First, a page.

Retro: Worksop was part of the big railway boom

WH Smith's bookstall on Worksop Station
WH Smith's bookstall on Worksop Station

Worksop station may not be a major junction on the British network these days but it was part of the railway boom of the 1840s and 1850s.

Worksop station was opened by the Sheffield and Lincolnshire Junction Railway, part of the Manchester, Sheffield and Lincolnshire Railway.

The decision to build the station at Worksop came after the Worksop Railway Act was passed in the House of Lords on 7th July 1846 and the Manchester, Sheffield and Lincolnshire Railway Company hired architects Weightman and Hadfield, who in turn hired local man James Drabble, of Carlton-in-Lindrick, to build the station at a cost of £7,850 (£5.59 million in today’s money)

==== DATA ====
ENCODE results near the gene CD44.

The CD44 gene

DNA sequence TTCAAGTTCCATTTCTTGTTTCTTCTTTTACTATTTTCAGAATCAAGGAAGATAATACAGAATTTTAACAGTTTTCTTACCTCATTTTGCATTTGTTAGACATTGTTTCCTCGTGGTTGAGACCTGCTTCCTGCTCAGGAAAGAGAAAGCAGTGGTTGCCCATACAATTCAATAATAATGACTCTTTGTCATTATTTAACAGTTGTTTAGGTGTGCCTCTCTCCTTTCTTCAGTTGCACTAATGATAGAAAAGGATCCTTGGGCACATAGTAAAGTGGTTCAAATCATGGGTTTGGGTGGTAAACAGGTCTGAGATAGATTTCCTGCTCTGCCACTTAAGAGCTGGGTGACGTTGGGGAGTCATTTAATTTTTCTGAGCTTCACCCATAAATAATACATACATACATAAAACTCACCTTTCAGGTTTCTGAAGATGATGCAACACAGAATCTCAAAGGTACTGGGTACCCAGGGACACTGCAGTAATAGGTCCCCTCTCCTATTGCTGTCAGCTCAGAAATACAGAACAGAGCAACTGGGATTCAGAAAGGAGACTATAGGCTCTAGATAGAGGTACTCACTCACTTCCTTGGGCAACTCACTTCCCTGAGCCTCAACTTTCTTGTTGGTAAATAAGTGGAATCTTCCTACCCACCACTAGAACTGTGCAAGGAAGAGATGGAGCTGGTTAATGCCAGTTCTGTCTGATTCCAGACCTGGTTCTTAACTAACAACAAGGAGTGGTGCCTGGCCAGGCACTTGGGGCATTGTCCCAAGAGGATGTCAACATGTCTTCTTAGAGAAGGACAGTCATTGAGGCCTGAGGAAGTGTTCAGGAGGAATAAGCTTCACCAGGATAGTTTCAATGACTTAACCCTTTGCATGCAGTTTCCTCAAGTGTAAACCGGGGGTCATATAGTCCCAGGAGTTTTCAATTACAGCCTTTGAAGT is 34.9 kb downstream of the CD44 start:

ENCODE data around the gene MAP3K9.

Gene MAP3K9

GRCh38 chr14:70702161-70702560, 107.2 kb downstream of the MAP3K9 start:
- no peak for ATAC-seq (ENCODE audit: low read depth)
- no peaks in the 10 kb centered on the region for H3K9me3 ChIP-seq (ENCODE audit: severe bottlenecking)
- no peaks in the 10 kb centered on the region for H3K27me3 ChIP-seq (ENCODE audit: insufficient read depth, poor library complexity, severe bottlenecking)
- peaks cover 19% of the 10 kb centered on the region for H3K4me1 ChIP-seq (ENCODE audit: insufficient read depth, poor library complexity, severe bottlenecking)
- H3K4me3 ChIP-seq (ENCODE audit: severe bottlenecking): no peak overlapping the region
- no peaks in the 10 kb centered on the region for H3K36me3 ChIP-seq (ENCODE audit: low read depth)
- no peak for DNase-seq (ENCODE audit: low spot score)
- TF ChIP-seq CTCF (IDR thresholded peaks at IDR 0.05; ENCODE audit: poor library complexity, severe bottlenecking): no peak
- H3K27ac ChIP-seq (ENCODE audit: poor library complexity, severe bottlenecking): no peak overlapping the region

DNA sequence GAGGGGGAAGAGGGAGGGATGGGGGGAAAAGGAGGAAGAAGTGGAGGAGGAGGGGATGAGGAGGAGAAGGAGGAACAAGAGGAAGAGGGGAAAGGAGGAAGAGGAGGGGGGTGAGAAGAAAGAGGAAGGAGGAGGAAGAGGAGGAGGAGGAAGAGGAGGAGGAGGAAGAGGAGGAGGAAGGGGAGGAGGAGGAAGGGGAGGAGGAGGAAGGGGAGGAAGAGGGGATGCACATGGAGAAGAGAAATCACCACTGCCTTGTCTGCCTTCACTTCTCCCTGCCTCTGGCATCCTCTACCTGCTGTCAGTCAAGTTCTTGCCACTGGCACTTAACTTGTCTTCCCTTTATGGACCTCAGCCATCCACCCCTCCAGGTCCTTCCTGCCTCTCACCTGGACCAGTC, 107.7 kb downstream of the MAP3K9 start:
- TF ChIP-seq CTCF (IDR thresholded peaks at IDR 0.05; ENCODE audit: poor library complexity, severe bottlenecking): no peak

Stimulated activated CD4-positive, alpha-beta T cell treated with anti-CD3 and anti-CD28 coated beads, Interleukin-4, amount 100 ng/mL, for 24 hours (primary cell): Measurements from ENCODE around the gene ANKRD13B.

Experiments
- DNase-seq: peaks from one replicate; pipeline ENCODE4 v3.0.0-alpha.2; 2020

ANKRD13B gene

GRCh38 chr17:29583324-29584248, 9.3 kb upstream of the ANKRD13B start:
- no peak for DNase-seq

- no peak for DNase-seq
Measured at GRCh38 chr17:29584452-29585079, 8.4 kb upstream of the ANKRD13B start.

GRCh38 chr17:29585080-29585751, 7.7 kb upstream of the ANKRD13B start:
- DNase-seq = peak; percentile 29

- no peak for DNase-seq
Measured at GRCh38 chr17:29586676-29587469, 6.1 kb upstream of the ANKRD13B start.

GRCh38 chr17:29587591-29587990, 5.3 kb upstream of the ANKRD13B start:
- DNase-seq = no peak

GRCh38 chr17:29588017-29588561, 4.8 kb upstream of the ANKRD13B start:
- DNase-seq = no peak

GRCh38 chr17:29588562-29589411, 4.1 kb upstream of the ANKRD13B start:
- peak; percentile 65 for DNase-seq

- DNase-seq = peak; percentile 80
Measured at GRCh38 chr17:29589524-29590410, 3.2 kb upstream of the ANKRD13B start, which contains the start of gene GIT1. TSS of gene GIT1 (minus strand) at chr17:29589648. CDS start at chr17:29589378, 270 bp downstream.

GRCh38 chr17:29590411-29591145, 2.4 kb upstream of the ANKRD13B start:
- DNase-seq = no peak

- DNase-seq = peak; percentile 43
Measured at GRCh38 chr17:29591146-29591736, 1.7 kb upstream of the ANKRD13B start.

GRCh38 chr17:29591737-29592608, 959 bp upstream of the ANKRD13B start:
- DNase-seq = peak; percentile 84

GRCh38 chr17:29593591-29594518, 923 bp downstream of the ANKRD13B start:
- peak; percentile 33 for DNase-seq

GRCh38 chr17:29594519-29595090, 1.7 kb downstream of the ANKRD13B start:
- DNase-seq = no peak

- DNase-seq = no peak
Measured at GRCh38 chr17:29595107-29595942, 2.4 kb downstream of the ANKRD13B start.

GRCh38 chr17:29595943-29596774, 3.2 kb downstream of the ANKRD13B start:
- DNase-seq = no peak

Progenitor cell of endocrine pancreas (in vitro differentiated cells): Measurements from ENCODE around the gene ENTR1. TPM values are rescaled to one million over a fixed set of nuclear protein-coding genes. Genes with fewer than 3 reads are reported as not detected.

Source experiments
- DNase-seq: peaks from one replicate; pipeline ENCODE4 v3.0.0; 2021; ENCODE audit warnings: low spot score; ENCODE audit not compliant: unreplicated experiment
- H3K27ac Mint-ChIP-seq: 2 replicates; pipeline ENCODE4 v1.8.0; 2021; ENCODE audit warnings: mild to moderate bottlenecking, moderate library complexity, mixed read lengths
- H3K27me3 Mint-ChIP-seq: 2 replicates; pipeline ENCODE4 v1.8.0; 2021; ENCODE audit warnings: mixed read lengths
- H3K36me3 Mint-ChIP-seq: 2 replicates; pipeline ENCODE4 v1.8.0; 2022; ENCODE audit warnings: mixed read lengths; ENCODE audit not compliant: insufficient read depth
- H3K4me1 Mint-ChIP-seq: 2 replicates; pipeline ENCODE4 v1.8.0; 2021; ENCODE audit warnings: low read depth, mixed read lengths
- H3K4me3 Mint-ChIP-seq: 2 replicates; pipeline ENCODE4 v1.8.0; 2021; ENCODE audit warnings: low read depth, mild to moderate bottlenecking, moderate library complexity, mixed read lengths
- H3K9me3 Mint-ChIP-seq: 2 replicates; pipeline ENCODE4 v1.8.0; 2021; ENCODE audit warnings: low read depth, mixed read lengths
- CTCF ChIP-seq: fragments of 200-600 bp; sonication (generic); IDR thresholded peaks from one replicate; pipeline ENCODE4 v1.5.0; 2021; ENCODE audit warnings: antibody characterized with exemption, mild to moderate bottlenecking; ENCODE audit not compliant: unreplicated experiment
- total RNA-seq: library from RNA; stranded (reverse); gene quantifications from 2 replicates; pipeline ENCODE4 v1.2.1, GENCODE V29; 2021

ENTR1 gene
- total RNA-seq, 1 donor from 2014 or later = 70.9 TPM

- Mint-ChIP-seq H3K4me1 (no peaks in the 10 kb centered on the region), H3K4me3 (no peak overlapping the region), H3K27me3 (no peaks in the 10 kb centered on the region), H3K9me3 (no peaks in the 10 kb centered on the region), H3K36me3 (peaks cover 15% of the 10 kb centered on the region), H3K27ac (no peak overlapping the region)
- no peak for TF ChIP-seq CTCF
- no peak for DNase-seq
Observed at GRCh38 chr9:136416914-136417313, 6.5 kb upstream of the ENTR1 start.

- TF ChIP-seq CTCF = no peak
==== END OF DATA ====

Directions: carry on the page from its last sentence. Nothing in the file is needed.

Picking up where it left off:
The station opened on 7th July 1849 and in 1875 the Midland Railway Company opened a branch line to Nottingham and Mansfield.

The Station Hotel was also built around that time.

Manchester, Sheffield and Lincolnshire Railway Company changed its name to the Great Central Railway in 1897 and built the longer platforms, waiting areas and refreshments rooms in 1900.

Today, Worksop is a stop on Northern Rail’s service from Lincoln Central to Sheffield and the northern terminus of East Midlands Trains’ Robin Hood Line from Nottingham and Mansfield.

The Mansfield section of the line was closed in 1964 as part of the Beeching cuts, but re-opened on 25th May 1998.

Our picture shows the WH Smith’s stand at the station.

The exact date is unknown but believed to be pre-1914.

Smith’s were one of the main companies to take advantage of the railway boom in by opening stands on station platforms, starting with London’s Euston in 1848.